It was performed before empty houses at the Uptown Theater on Broad Street for a week in October 1987 and left the company owing $20,000, according to accounts at the time. In August 1988, Mr. Hall boarded a bus, rode for three days, and returned to his mother's house in the town of his birth, Memphis, Tenn. He told no one except his board chairman, Robert Rutman, a retired University of Pennsylvania biochemistry professor. One of Rutman's first acts was to get the cultural center going again. Today, it is the Village of Arts and Humanities, and its mission is to "build community through art."
In the 1989 Inquirer interview, from Memphis, Mr. Hall said he hopped that bus "for my own sanity. I had to get away. There were a myriad of problems I couldn't handle any more. . . . You'd think that after 30 years some of my problems would have gotten solved, but it just got worse. It got to the point where I didn't have support from either the community or my company. It became less and less fun."
He said he was "trying not to think about Philadelphia. . . . There are terrible scars."
Mr. Hall continued to dance, teach and choreograph while he was in Memphis. He spent winters in New England, as he did during his Philadelphia years, doing artist-in-school residencies. His first Maine residency was in 1977. He later founded the People-to-People Dance Company in Camden. He became a permanent Maine resident after his mother died in 1995.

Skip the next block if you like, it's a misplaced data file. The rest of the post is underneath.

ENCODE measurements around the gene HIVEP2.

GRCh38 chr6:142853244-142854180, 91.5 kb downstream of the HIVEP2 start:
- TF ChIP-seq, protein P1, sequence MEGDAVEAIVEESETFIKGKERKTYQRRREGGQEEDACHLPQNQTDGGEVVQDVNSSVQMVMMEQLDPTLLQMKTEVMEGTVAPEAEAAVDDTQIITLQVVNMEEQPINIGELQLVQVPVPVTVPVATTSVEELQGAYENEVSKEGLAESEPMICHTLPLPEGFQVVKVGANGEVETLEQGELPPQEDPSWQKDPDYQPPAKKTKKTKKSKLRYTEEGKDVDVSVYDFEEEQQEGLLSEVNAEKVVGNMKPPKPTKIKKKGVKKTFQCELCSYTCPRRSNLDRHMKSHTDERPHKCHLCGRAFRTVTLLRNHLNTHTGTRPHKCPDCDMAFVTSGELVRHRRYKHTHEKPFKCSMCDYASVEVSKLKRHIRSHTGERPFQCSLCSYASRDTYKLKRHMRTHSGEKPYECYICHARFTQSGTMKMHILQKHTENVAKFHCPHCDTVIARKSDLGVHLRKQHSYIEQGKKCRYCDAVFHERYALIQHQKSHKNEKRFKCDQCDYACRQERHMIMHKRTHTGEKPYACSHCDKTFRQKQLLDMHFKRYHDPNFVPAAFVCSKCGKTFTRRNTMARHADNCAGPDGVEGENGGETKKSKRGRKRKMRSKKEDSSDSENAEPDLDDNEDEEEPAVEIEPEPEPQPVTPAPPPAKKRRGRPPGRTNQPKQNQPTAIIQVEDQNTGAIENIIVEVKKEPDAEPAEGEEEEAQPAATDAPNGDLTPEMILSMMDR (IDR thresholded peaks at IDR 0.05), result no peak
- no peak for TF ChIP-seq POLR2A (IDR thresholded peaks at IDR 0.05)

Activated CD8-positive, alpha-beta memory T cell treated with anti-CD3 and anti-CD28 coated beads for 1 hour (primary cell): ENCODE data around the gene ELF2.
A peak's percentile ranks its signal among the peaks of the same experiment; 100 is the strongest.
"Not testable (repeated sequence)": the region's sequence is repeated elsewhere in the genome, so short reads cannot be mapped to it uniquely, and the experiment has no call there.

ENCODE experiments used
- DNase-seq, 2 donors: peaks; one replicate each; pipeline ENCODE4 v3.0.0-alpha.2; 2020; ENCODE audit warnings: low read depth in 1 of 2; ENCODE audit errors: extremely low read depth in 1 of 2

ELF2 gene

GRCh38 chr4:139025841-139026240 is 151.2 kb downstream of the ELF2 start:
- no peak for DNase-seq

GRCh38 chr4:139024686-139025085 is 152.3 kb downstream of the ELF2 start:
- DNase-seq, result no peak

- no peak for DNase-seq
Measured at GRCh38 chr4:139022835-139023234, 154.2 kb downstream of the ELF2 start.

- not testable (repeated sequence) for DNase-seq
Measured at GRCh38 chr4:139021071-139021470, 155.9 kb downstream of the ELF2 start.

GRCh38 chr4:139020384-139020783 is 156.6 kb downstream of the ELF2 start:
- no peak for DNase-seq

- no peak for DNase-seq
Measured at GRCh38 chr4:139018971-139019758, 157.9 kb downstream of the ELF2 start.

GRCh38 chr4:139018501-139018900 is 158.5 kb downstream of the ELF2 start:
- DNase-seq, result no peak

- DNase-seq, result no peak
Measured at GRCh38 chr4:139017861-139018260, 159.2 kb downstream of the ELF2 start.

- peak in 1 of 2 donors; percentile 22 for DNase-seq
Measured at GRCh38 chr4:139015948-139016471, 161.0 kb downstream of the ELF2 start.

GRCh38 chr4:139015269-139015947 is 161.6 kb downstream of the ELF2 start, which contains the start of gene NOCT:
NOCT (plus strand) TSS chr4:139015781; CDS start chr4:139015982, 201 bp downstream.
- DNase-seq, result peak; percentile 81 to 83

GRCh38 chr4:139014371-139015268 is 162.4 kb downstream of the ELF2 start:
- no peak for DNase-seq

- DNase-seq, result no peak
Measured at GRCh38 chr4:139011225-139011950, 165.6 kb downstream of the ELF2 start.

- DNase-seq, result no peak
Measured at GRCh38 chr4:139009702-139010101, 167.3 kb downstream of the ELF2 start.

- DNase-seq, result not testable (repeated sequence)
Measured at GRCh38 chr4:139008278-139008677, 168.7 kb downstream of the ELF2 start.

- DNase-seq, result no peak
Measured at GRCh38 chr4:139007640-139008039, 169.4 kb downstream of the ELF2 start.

Mr. Hall studied under several well-known teachers, including John Hines and Marion Cuyjet in Philadelphia. At Cuyjet's Judimar School of Dance, Judith Jamison was a classmate.
The most influential person in his dance life, however, was Saka Acquaye, of Ghana, who inspired him to pursue African dance.
"As a dancer, his technique was remarkable," Janssen said. "And no one was better at interpreting African stories and culture."
In addition to many African dance dramas, Mr. Hall choreographed What's Going On, a ballet set to the music of Marvin Gaye, and Eulogy for John Coltrane at Dartmouth College, where he served as an adjunct professor. He also once taught at Philadelphia Community College.
As a dancer, he made his debut in 1948 with the Negro Opera Company's production of The Ordering of Moses. He went on to perform on many stages, including at Lincoln Center in New York, the Kennedy Center for the Performing Arts in Washington, and, in Philadelphia, the Academy of Music and the Art Museum.
Mr. Hall, who was an Army veteran, received numerous awards over the years, including the Pennsylvania Governor's Hazlett Award for Excellence in the Arts in 1980.
He is survived by an uncle, Thomas Yancey, and aunts Gracie Dawson, Katie Wade and Annie Rose.
Plans for a memorial service and dance tribute in Philadelphia were incomplete. Burial was private.
Memorial donations may be made to the Arthur Hall Education Fund, in care of Nancy Salmon, Maine Arts Commission, 25 State House Station, Augusta, Maine 04333.
Rusty Pray's e-mail address is firstname.lastname@example.org
Copyright 2000 PHILADELPHIA NEWSPAPERS INC.
May not be reprinted without permission.
Used with permission - AHC, 7/25/00